'All I have to add is, that both these manners of writing may be made as entertaining, in their way, as any other species of poetry, if undertaken by persons duly qualified; and the latter sort may be managed so as to become in a peculiar manner instructive. I am, &c.'
I shall add an observation or two to the remarks of my ingenious correspondent; and, in the first place, take notice, that subjects of the most sublime nature are often treated in the epistolary way with advantage, as in the famous epistle of Horace to Augustus. The poet surprises us with his pomp, and seems rather betrayed into his subject than to have aimed at it by design. He appears like the visit of a king incognito, with a mixture of familiarity and grandeur. In works of this kind, when the dignity of the subject hurries the poet into descriptions and sentiments, seemingly unpremeditated, by a sort of inspiration, it is usual for him to recollect himself, and fall back gracefully into the natural style of a letter.
I might here mention an epistolary poem, just published by Mr. Eusden, on the king's accession to the throne; wherein, among many other noble and beautiful strokes of poetry, his reader may see this rule very happily observed.
No. 619.] Friday, November 12, 1714.
Exerce imperia, et ramos compesce fluentes.
And lop the two luxuriant boughs away.
I HAVE often thought that if the several letters which are written to me under the character of Spectator, and which I have not made use of, were published in a volume, they would not be an unentertaining collection. The variety of the subjects,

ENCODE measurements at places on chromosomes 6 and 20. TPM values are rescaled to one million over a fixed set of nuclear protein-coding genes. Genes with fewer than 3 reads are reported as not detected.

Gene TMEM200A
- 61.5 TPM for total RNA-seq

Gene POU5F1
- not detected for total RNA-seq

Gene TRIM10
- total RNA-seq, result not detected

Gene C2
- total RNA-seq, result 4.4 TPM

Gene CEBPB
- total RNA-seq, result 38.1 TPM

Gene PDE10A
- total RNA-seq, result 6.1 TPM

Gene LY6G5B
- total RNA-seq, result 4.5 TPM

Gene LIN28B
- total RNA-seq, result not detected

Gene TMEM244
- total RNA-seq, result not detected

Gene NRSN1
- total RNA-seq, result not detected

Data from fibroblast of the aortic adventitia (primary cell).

* A letter to Mr. Addison on the king's accession to the throne.
make a bookseller an alderman by the copy. I shall therefore carefully preserve the original papers in a room set apart for that purpose, to the end that they may be of service to posterity; but shall at present content myself with owning the receipt of several letters, lately come to my hands, the authors whereof are impatient for an answer.
Charissa, whose letter is dated from Cornhill, desires to be eased in some scruples relating to the skill of astrologers.-Referred to the dumb man for an answer.
J. C. who proposes a love case, as he calls it, to the love casuist, is hereby desired to speak of it to the minister of the parish; it being a case of conscience.
The poor young lady, whose letter is dated October 26, who complains of a harsh guardian and an unkind brother, can only have my good wishes, unless she pleases to be more particular.
The petition of a certain gentleman, whose name I have forgot, famous for renewing the curls of decayed periwigs, is referred to the censor of small wares.
The remonstrance of T. C. against the profanation of the sabbath by barbers, shoecleaners, &c. had better be offered to the society of reformers.
A learned and laborious treatise upon the art of fencing, returned to the author.
To the gentleman of Oxford, who desires me to insert a copy of Latin verses, which were denied a place in the university books. Answer: Nonum prematur in annum.
To my learned correspondent, who writes against master's gowns, and poke sleeves, with a word in defence of large scarfs. Answer: I resolve not to raise animosities amongst the clergy.
To the lady who writes with rage against one of her own sex, upon the account of party warmth. Answer: Is not the lady she writes against reckoned handsome?
I desire Tom Truelove (who sends me a sonnet upon his mistress, with a desire to print it immediately,) to consider, that it is long since I was in love
I shall answer a very profound letter from my old friend the upholsterer, who is still inquisitive whether the king of Sweden be living or dead, by whispering him in the ear, that I believe he is alive.
Let Mr. Dapperwit consider, What is that long story of the cuckoldom to me?